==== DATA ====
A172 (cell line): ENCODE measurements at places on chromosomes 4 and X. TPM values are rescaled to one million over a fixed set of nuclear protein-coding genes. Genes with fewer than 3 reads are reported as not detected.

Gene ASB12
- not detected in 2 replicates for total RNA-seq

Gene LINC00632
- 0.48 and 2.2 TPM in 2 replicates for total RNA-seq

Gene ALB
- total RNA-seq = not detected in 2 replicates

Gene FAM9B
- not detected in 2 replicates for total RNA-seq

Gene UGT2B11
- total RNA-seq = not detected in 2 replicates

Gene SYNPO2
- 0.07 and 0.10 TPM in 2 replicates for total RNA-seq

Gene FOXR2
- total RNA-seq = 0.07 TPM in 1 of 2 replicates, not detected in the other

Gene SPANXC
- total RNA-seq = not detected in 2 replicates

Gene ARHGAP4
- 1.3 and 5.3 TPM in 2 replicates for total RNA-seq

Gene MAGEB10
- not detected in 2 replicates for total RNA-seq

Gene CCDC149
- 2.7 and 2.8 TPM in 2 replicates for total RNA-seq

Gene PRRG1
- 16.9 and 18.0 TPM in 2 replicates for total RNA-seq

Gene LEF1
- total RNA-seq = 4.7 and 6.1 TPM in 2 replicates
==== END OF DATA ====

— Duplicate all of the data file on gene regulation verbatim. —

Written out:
A172 (cell line): ENCODE measurements at places on chromosomes 4 and X. TPM values are rescaled to one million over a fixed set of nuclear protein-coding genes. Genes with fewer than 3 reads are reported as not detected.

Gene ASB12
- not detected in 2 replicates for total RNA-seq

Gene LINC00632
- 0.48 and 2.2 TPM in 2 replicates for total RNA-seq

Gene ALB
- total RNA-seq = not detected in 2 replicates

Gene FAM9B
- not detected in 2 replicates for total RNA-seq

Gene UGT2B11
- total RNA-seq = not detected in 2 replicates

Gene SYNPO2
- 0.07 and 0.10 TPM in 2 replicates for total RNA-seq

Gene FOXR2
- total RNA-seq = 0.07 TPM in 1 of 2 replicates, not detected in the other

Gene SPANXC
- total RNA-seq = not detected in 2 replicates

Gene ARHGAP4
- 1.3 and 5.3 TPM in 2 replicates for total RNA-seq

Gene MAGEB10
- not detected in 2 replicates for total RNA-seq

Gene CCDC149
- 2.7 and 2.8 TPM in 2 replicates for total RNA-seq

Gene PRRG1
- 16.9 and 18.0 TPM in 2 replicates for total RNA-seq

Gene LEF1
- total RNA-seq = 4.7 and 6.1 TPM in 2 replicates